• The media got it wrong. In 2009, Mr. George was named co-chief investment officer along with Chuck Royce. At the time Royce was clear that this was not succession planning (this was “not in preparation for Mr. Royce retiring at some point”); which is to say, Mr. George was not being named heir apparent. Outsiders knew better: “The succession plan has become clearer recently: Whitney George was promoted to co-chief investment officer in 2009, and for now he serves alongside Chuck Royce” Karen Anderson, Morningstar, 12/01/10.
  • Succession is clearer now. Royce’s David Gruber allowed that the 2009 move was contingency planning, not succession planning. There now are succession plans: the firm has created a management committee to help Mr. Royce, who is 75, run the firm. While Mr. Royce has no plans on retiring, they “would rather make these decisions now than when Chuck is 85” and imagine that “Chris Clark will become CEO in the next several years.” Mr. Clark has been with Royce for over seven years, has been a manager for them and used to be a hedge fund manager. He’s now their co-CIO.
  • The change will make a difference in the funds. David Nadel, an international equity specialist for them, will take over the international sleeve of Global Value. Mr. Royce assumes the lead on Premier, his 13th Most significantly, James Stoeffel intends to reorient the Low-Priced Stock portfolio toward, well, low-priced stocks. The argument is that low-priced stocks are inefficiently priced stocks. They have limited interest to institutions for some reason, especially those priced below $10. Stocks priced below $5 cannot be purchased on margin, which further limits their market. Mr. Stoeffel intends to look more closely now at stocks priced near $10 rather than those in the upper end of the allowable range ($25). Up until the last three years, RLPSX has stayed step-for-step with Joel Tillinghast and the remarkable Fidelity Low-Priced Stock Fund (FLPSX). If they can regain that traction, it would be a powerful addition to Royce’s lagging lineup.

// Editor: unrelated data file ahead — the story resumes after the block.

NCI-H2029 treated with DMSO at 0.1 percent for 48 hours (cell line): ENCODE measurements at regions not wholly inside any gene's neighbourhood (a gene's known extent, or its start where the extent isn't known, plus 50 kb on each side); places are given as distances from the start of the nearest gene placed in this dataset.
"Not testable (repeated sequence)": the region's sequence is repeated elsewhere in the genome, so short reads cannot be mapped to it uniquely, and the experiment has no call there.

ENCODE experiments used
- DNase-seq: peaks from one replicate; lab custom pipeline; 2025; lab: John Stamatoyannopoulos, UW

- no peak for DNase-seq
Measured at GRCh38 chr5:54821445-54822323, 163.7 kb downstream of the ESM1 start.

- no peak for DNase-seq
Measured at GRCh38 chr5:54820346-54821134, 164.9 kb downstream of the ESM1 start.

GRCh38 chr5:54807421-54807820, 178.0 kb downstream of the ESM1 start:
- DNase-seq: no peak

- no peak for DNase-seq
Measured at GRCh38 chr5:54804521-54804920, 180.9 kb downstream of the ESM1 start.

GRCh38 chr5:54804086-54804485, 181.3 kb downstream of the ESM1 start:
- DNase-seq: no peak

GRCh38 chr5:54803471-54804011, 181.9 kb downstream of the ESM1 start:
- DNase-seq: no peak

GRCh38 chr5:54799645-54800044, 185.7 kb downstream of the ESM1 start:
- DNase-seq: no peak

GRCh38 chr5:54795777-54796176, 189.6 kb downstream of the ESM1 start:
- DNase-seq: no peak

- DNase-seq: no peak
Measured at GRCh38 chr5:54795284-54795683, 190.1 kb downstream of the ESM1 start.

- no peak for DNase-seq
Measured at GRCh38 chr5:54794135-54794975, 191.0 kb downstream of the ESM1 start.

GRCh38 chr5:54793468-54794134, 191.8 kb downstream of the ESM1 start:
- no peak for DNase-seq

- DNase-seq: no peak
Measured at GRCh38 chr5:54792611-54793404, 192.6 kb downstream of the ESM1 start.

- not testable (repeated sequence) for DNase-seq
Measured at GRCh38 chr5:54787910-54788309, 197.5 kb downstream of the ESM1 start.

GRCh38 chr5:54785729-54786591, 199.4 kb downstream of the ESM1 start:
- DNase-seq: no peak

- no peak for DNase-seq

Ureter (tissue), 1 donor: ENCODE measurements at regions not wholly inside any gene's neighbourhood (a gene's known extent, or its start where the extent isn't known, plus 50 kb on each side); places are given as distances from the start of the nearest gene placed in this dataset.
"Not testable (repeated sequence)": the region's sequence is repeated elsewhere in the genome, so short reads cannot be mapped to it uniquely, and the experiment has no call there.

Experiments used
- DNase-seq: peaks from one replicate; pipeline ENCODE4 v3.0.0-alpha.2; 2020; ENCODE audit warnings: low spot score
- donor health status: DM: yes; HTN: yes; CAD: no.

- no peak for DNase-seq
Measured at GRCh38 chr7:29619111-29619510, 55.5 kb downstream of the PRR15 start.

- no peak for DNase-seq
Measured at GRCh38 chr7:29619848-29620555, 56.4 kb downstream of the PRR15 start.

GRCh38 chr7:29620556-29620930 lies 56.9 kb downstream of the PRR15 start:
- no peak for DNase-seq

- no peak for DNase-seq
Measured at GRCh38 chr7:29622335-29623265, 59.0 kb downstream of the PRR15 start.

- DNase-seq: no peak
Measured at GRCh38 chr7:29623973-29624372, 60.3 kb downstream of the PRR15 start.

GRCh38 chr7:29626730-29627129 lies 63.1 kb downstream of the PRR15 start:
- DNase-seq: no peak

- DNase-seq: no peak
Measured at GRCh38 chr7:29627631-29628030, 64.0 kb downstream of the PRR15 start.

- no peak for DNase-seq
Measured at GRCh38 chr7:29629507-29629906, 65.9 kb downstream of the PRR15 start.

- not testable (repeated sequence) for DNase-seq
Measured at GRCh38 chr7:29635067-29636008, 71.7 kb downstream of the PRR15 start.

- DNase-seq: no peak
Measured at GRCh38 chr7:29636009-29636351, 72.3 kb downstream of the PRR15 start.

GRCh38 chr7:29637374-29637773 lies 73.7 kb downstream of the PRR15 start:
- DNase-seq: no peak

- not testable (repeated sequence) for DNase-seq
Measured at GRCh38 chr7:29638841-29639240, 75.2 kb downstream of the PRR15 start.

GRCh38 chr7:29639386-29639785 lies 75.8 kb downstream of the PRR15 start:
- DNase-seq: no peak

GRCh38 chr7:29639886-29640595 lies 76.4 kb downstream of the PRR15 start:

• Royce is making interesting decisions. Messrs. George and Royce served as co-CIOs from 2009 to the end of 2013. At that point, the firm appointed Chris Clark and Francis Gannon to the role. The argument strikes me as interesting: Royce does not want their senior portfolio managers serving as CIOs (or, for that matter, as CEO). They believe that the CIO should complement the portfolio managers, rather than just being managers. The vision is that Clark and Gannon function as the firm’s lead risk managers, trying to understand the bigger picture of threats and challenges and working with a new risk management committee to find ways around them. And the CEO should have demonstrated business management skills, rather than demonstrated investment management ones. That’s rather at odds with the prevailing “great man” ideology. And, frankly, being at odds with the prevailing ideology strikes me as fundamentally healthy.

Succession is an iffy business, especially when a firm’s founder was a titanic personality. We learned that in the barely civil transition from Jack Bogle to John Brennan and some fear that we’re seeing it as Marty Whitman becomes marginalized at Third Avenue. We’ll follow-up on the Third Avenue transition in our January issue and, for now, continue to watch Royce Funds to see if they’re able to regain their footing in the year ahead.

Top developments in fund industry litigation – November 2014

fundfoxFundfox, launched in 2012, is the mutual fund industry’s only litigation intelligence service, delivering exclusive litigation information and real-time case documents neatly organized and filtered as never before.